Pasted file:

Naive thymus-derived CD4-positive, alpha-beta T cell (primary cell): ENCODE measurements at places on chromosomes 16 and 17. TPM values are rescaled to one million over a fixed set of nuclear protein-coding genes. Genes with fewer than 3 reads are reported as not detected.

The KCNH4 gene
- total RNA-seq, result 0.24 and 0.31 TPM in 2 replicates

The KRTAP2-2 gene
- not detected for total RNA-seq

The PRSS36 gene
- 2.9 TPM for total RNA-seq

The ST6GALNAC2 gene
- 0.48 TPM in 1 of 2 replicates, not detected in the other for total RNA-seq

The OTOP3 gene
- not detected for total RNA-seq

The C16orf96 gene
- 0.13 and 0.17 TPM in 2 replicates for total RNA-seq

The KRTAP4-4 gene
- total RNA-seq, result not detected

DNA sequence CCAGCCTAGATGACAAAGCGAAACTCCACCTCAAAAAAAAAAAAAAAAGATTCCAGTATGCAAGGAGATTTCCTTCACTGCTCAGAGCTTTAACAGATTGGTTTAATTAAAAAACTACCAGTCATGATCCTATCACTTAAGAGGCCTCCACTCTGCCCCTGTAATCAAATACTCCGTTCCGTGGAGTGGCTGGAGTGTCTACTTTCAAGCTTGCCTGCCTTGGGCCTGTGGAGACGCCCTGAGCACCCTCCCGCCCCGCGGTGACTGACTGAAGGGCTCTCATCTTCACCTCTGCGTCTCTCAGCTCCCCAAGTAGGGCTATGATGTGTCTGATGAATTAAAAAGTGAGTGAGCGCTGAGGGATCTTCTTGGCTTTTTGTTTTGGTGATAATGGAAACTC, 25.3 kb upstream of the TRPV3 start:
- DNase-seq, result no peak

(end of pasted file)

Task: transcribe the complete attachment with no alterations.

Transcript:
Naive thymus-derived CD4-positive, alpha-beta T cell (primary cell): ENCODE measurements at places on chromosomes 16 and 17. TPM values are rescaled to one million over a fixed set of nuclear protein-coding genes. Genes with fewer than 3 reads are reported as not detected.

The KCNH4 gene
- total RNA-seq, result 0.24 and 0.31 TPM in 2 replicates

The KRTAP2-2 gene
- not detected for total RNA-seq

The PRSS36 gene
- 2.9 TPM for total RNA-seq

The ST6GALNAC2 gene
- 0.48 TPM in 1 of 2 replicates, not detected in the other for total RNA-seq

The OTOP3 gene
- not detected for total RNA-seq

The C16orf96 gene
- 0.13 and 0.17 TPM in 2 replicates for total RNA-seq

The KRTAP4-4 gene
- total RNA-seq, result not detected

DNA sequence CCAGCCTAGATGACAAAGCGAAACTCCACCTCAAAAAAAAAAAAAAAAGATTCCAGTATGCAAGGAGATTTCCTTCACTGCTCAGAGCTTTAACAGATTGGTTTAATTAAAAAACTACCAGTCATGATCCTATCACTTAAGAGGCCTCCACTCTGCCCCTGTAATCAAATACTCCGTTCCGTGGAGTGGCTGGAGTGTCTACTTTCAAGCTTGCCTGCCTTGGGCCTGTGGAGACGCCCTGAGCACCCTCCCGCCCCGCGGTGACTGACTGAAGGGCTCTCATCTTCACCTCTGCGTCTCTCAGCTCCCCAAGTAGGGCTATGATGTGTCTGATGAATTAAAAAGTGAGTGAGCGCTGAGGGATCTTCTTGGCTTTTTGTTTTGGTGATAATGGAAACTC, 25.3 kb upstream of the TRPV3 start:
- DNase-seq, result no peak